“I had advice early on from someone in my department who said, ‘You have to make it known the good things you do out there,’” she said.
Kay agreed. “I’m not the type to come back from court and walk around the halls and say I totally rock, but I am the sort to say ‘I do this kind of work, let me spend 10 minutes talking to you about it.’ No one knows your career, your skill and your capabilities like you do. You have to find the right way to communicate that and be an advocate for yourself.”
She emphasized the need to push oneself. “You miss 100 per cent of the shots you don’t take. If you don’t go for it, you’re never going to know, and if you do go for it, the worst thing that is going to happen is you’re in the same position if you had never gone for it. Why would you deprive yourself of that opportunity?”
Tsai pointed out the need to be “courageous” but that getting there involves being well prepared for the task ahead.
“For me, it did not come naturally. I was an immigrant who grew up in Queens, New York. and if you pulled out my high school yearbook, I was voted the shyest person of my class and carried that through until I graduated college. It’s that concept of being courageous and not being quiet,” she said.
“When you’re having to make difficult decisions and trying to lead, it’s that extra step of speaking up and having the confidence. How you get there is something you work on every day. My advice is to really prepare for important meetings. Know your stuff so you walk in with confidence. If you are prepared, you will be confident. That is the most important trait.”
Preparation and confidence is key, agreed Kikelomo Lawal, chief legal officer and corporate secretary at Interac Association/Acxsys Corporation.
Lawal noted that she “benefited greatly” from a male mentor and in fact most of her mentors have been men who saw the potential in her and gave her opportunities.
“I was in my second year of practice and had a federal court trial. I was tasked with doing the legwork for the questioning of a witness. Then I was told I could question the witness, but I was prepped and primed within an inch of my life and able to do it — it was the fact someone believed I could do it that lifted me up a little more. You gain a lot of confidence by being prepared. It’s an extra boost to have someone believe you’re capable of doing it,” she said.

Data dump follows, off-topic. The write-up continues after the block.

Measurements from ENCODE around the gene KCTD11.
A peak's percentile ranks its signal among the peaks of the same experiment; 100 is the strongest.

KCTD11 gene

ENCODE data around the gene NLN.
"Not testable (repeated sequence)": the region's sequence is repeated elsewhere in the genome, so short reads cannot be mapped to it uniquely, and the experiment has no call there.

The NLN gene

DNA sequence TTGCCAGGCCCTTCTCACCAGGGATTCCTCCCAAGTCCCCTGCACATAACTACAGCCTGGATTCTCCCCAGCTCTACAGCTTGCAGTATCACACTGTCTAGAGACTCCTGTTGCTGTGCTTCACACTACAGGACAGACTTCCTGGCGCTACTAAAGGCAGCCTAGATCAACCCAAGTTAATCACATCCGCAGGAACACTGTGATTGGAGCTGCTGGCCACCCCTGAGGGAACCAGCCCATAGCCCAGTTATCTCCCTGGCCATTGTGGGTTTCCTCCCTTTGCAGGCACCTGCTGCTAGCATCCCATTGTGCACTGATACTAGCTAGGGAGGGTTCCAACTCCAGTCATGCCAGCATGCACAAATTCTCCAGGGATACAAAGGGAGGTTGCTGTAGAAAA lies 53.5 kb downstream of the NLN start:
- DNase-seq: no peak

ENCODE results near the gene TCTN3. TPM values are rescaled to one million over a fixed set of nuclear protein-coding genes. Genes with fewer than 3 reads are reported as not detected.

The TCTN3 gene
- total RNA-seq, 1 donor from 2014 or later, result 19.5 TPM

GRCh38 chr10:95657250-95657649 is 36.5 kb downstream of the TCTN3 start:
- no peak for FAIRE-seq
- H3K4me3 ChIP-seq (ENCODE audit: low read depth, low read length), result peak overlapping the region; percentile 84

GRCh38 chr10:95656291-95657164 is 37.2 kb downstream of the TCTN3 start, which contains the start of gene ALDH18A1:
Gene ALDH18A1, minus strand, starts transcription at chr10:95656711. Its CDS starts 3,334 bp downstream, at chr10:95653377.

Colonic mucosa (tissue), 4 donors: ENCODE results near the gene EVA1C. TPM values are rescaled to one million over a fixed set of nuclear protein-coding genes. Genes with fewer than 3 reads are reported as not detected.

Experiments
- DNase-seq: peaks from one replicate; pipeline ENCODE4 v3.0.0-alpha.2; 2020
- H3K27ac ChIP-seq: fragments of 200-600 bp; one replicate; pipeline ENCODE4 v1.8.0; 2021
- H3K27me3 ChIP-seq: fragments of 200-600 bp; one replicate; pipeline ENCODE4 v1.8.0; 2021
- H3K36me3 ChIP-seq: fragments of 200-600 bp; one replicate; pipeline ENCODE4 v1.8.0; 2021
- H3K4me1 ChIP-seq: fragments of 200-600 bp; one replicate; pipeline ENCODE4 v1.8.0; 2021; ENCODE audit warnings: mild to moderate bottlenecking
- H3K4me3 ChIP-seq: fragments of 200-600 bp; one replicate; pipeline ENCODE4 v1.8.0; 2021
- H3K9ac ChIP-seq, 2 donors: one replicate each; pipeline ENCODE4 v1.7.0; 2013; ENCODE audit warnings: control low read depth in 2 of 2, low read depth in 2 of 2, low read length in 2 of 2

The panel also spoke to the value of mentors and sponsors in propelling careers forward. Ken Fredeen, general counsel at Deloitte LLP, pointed out that in choosing to mentor and sponsor others it’s important to keep inclusion in mind as a guiding point in building and developing teams.
“Being executive sponsor of the LGBTQ group for 10 years taught me so much I didn’t know and the same is happening with leading the disability network as a typically abled guy. It allows you to be a better leader of people. At the end of the day, you need to find the very best talent and if you’re biased to that you will not see the great talent that exists outside of your otherwise blindered view. You don’t get that simply by reading about it,” he said.
“I don’t think you can be a leader without being an inclusive leader these days — the talent is too rich. Hang out with people not like you — you have a responsibility to sponsor people who might not otherwise get that opportunity for leadership positions and you will find they are almost always successful.”